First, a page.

Tuesday, April 02, 2019

On Dorothea Lange

That is the opening paragraph from an essay on Lange by George P. Elliott published in1966 in the Museum of Modern Art book, Dorothea Lange, which accompanied an exhibit of the photographer's work shortly after her death.  Elliott's observations seem ever more relevant today when "mass journalism" has been replaced by mass social networking.

Elliott's brief essay is one of the best things I have ever read, both about Lange and about photography in general.  It gave me new insight about the photographer and her work that Linda Gordon did not quite get to in her big biography of Lange.  The essay and the book are also revealing of the process of mounting a major museum exhibit and how then Department of Photography Director, John Szarkowski, pulled it off.

How Elliott came to write such an excellent essay about photography is somewhat mysterious.  His work as a novelist had mixed critical reviews and he was best known in literary circles for his short stories and essays. Elliot does not appear to have any connection to photography other than this essay and one other in The Hudson Review.  He was a contemporary of Lange and of Weston who he also admired.  The author went to school in Berkeley and lived in San Francisco, so perhaps he actually knew Lange.

The MOMA book is out of print and examples are often pricey.  I picked up mine for fifty cents at my favorite local thrift store.  For those without my good bit of luck, the complete book is available on line as a pdf file.


Jim Grey said...

I've been using Instagram a lot less lately, primarily because of Facebook's wicked practices, but also because it strongly encourages me to glance rather than really look.

Flickr on my phone removes the wicked practices, but still doesn't discourage glancing. Flickr on desktop invites me in, as the images are large enough.

Mike said...

I follow the I Shoot Film group on Flickr. It is fun to see what people all over the world find interesting to make pictures of. I have found quite a few people there whose work I follow. I think one of the strengths of that group is that only one upload per person per day is permitted. One result is that people are forced to make a choice about what they think is their best work.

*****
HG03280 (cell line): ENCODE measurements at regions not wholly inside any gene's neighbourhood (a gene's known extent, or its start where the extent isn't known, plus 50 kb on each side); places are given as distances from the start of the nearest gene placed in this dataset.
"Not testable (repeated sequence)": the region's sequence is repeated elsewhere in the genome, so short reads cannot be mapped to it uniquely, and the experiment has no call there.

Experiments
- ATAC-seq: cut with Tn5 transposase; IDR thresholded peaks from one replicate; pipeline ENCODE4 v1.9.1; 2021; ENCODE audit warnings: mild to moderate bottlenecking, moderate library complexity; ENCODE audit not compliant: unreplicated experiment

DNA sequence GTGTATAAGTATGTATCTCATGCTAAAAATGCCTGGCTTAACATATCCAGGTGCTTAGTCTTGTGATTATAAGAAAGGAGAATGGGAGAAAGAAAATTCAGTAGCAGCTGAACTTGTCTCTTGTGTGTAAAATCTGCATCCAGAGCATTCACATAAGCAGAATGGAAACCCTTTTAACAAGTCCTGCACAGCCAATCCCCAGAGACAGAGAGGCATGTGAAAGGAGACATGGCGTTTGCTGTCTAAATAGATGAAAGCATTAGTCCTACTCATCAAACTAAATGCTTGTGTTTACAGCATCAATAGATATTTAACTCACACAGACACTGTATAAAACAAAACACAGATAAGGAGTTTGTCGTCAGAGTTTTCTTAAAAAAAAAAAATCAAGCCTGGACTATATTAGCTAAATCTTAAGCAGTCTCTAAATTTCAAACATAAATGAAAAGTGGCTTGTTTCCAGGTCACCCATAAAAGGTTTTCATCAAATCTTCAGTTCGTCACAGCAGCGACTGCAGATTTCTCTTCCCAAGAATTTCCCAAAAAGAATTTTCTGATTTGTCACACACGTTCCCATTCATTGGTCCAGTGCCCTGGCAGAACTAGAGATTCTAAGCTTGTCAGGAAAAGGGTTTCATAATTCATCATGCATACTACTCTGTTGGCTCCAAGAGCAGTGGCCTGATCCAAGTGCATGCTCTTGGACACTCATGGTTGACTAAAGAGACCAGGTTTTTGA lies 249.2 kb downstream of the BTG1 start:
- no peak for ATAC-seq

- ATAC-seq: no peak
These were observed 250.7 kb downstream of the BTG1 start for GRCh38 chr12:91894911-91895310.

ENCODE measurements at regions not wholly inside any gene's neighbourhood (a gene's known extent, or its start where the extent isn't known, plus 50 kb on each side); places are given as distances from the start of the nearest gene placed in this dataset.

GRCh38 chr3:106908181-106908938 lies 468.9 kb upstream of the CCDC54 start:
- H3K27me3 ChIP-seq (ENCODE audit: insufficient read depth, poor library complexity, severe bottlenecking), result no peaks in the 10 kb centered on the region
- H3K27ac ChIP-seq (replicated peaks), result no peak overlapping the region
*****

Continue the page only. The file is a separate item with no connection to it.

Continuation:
JR Smith said...

I have quite a few Ansel Adams books featuring his work in the National Parks. Sometimes, I'll pour myself a cup of tea or a glass of wine and let myself get lost in his photography. I find it is something you cannot do when looking at an image on a screen. There's just something about looking at an image printed on paper.

I've been thinking quite a bit about beginning to print some of my work as soon as I get time to spend an afternoon in the local rental darkroom. I've also, for the first time ever, asked my lab to print a roll of Agfa APX100 I just sent in.

Maybe I am just old school.

Mike said...

I stopped doing my own prints some time ago because I was fed up with the prices being charged for printer cartridges. Recently I've had a few prints done at Costco with variable results. I was pleased with the results of prints made from simple camera negatives and from some pinhole work. A couple prints of portraits were disappointing because of a loss of shadow detail. I'll try another printer for those images, but it would be nice to have an option that offers more control over the end result. I don't think I have the time or energy to get back into darkroom work.

I've been motivated to do more prints recently because of my participation in our local New Mexico Film Photographers group. People like showing their prints to the group. The next meeting will be at our house and I am going to have some easels set up for print displays as well as a Chromecast option for people who want to show their work saved to digital media.

I have quite a bunch of prints I've done in the past, but most are in folders in my bookcase as I have limited wall space for displaying prints. Recently, I have put up several foam core boards on the wall on which I can pin prints. It is nice to Iive with prints for a time rather than just looking at them once and then putting them away.